Hymns, the second album by Richard Davies and Eric Matthews’ chamber-pop concept duo Cardinal, was always going to suffer the slings and arrows of a pop-critical furnace that was mostly soiling its nappies when the band’s first, self-titled album was released back in 1994. There were, of course, several contexts for Cardinal’s quiet impact, back in the day: one of the first shots against the grunge hegemony; an Australian unmoored in America, both reflecting on his birthplace and glancing forward to his adopted home; and more prosaically, a set of glorious songs that were calling for a ’60s flourish. But expecting Cardinal to pick up the precise thread they stopped weaving back in 1994 is kind of like asking artists to go into regression therapy, largely for the benefit of an unthinking critical audience.
So, while Hymns shares some of its predecessor’s interests — brass and string arrangements, instrumental flourishes, close harmony singing, lyrical obfuscation — it’s comparatively direct. Davies has dropped some of the lyrical play, though there’s still plenty to wonder about: what are the “secret in-jokes for Ronald Jones,” the one-time Flaming Lips guitarist who worked with Davies on his 1997 solo album, Telegraph, that he mentions in “Radio Birdman”? And is he really still working through the way Australia looms large in his psyche? Certainly, a song title like “Radio Birdman,” the lyrical quote from Cold Chisel’s “Cheap Wine” in “General Hospital,” and mention of Sydney suburb Cabramatta in “Rosemary Livingstone” all suggest he’s looking back at the country through a prismatic lens.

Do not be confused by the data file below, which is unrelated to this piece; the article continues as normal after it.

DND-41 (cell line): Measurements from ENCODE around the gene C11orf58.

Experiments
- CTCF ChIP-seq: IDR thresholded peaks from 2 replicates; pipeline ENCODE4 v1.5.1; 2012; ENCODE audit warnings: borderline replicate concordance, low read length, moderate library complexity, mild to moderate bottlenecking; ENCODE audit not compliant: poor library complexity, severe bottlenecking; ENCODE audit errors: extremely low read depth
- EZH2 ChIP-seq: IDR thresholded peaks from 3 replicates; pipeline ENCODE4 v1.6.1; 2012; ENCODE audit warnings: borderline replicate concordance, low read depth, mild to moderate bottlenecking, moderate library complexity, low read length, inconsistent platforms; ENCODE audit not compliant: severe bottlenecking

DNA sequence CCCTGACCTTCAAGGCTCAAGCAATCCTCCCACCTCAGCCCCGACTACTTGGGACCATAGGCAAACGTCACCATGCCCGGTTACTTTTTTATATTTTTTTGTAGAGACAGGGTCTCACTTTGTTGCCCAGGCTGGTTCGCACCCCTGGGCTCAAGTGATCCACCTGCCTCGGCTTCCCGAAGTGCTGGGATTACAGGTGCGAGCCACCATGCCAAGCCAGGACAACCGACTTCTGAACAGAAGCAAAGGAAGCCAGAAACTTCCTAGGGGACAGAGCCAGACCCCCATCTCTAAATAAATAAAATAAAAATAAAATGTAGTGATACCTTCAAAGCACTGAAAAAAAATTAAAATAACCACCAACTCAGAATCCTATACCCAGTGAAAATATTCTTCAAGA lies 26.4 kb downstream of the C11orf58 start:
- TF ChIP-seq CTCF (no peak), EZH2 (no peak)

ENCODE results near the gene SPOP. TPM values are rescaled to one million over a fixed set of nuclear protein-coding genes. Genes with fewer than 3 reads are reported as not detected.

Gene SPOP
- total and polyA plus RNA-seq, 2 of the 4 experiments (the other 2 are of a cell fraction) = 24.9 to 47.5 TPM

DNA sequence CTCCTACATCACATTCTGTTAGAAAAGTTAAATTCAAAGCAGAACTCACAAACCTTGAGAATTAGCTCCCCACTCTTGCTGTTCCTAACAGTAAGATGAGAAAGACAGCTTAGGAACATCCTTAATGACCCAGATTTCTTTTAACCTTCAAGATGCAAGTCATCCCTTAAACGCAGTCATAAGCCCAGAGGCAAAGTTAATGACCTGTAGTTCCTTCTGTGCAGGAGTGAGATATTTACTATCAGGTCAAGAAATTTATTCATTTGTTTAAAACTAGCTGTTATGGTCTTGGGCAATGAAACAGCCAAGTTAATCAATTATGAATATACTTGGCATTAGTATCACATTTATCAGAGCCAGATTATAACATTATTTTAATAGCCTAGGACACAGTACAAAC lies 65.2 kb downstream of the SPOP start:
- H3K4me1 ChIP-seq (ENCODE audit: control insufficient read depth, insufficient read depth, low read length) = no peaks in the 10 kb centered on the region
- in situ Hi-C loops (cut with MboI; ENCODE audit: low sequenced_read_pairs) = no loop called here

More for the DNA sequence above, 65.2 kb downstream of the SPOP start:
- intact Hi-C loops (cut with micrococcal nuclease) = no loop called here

But more than ever, Davies is writing with energy and force — both “Love Like Rain” and “Carbolic Smoke Ball” rock with the kind of force he’s not corralled since the early days of The Moles; “Northern Soul” is one of his most glorious slices of psychedelic pop yet; “Kal” is broad-armed, rich and effortlessly melodic, built of the same Pacific calm as the best songs on Davies’s last solo record, 2000’s underrated Barbarians. Indeed, much of Hymns feels like an extension of Davies’s late ’90s / early ’00s solo form, writing songs that felt closer to abstract parable or great American short stories, with narrative twists that caught you looking. In that sense, the focus on Hymns has shifted slightly from the first Cardinal record, to the point where Davies’s allusive lyrics are every bit as poignant as the arrangements are gorgeous.
If I’ve not mentioned Matthews too much, it’s because these songs, more than before, feel driven by Davies’s lyric writing and melodic directness. But listen carefully and you’ll hear just how important Matthews is to the structure of the album and the insidious strength of the melodies — certainly, “Kal” would be the lesser without the sweep of his brass and string arrangements. His breathy, weightless voice sits well with Davies’s more colloquial drawl, and the song where he takes the lead, “Her,” is Hymns at its most open and unassuming.
It’s not a perfect record: the over-long, over-frail piano ballad “General Hospital” sits awkwardly on the album, an indulgence where everything else feels perfectly measured. It’s a rare mis-step on a collection of songs that’s beautifully judged, possessed of an idiosyncratic melodic logic that few can equal. It’s about time they were back, if only to show us how it’s really done.